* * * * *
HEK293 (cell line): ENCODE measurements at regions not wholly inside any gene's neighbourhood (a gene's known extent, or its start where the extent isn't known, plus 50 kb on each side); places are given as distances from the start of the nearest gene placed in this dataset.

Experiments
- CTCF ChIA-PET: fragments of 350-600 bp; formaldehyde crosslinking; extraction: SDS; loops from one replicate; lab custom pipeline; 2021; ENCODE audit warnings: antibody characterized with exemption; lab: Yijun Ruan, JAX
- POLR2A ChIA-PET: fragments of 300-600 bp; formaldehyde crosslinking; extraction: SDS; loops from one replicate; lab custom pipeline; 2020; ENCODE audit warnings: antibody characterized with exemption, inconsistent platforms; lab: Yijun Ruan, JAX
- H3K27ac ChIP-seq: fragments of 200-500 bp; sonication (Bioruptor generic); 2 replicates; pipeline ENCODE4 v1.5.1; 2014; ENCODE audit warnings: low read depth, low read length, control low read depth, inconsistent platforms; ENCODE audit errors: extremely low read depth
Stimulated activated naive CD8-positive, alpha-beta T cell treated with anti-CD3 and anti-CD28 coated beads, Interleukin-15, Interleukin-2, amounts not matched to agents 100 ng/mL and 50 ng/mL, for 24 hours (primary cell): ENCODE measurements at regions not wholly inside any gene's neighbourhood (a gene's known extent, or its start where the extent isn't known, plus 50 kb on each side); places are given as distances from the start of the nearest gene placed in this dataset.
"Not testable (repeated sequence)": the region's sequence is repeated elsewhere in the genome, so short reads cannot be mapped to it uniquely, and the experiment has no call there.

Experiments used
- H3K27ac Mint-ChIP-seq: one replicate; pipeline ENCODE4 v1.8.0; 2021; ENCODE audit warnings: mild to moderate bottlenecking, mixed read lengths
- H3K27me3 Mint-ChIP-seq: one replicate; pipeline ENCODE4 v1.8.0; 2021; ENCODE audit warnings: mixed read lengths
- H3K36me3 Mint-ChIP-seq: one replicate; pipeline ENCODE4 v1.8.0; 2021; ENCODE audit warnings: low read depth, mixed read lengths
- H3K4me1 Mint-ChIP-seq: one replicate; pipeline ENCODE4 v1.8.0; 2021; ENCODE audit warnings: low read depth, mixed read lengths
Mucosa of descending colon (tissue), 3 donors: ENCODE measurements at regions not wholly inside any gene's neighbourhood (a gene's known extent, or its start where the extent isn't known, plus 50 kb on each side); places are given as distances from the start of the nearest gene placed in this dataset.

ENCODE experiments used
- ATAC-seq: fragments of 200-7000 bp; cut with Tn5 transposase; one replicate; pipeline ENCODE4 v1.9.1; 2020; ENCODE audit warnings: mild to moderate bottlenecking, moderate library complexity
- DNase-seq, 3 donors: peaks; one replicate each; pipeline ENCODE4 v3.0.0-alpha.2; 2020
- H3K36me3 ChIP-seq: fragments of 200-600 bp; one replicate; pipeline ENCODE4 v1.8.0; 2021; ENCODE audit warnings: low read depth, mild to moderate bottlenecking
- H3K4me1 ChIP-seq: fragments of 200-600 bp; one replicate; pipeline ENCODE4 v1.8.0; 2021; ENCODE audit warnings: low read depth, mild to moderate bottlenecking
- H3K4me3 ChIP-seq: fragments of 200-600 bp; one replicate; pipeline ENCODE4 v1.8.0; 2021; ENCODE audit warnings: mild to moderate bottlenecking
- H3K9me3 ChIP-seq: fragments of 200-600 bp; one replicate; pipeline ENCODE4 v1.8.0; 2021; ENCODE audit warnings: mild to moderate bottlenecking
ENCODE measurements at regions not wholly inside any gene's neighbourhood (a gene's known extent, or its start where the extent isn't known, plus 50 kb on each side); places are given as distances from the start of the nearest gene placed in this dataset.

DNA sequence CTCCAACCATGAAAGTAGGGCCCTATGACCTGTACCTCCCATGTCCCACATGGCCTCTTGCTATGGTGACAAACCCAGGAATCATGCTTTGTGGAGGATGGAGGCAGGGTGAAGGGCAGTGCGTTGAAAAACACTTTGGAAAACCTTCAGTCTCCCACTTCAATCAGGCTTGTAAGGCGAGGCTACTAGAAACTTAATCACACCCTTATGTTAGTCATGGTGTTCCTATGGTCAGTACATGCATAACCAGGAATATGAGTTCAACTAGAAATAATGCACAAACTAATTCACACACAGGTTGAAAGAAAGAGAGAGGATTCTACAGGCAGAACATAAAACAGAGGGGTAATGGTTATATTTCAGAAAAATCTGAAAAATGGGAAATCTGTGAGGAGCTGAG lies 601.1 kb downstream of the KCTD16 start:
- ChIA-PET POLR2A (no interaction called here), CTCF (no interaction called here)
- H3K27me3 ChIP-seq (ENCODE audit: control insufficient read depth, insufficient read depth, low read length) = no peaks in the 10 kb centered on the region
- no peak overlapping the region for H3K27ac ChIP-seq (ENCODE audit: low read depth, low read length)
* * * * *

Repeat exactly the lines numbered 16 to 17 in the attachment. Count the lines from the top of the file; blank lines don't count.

- DNase-seq, 3 donors: peaks; one replicate each; pipeline ENCODE4 v3.0.0-alpha.2; 2020
- H3K36me3 ChIP-seq: fragments of 200-600 bp; one replicate; pipeline ENCODE4 v1.8.0; 2021; ENCODE audit warnings: low read depth, mild to moderate bottlenecking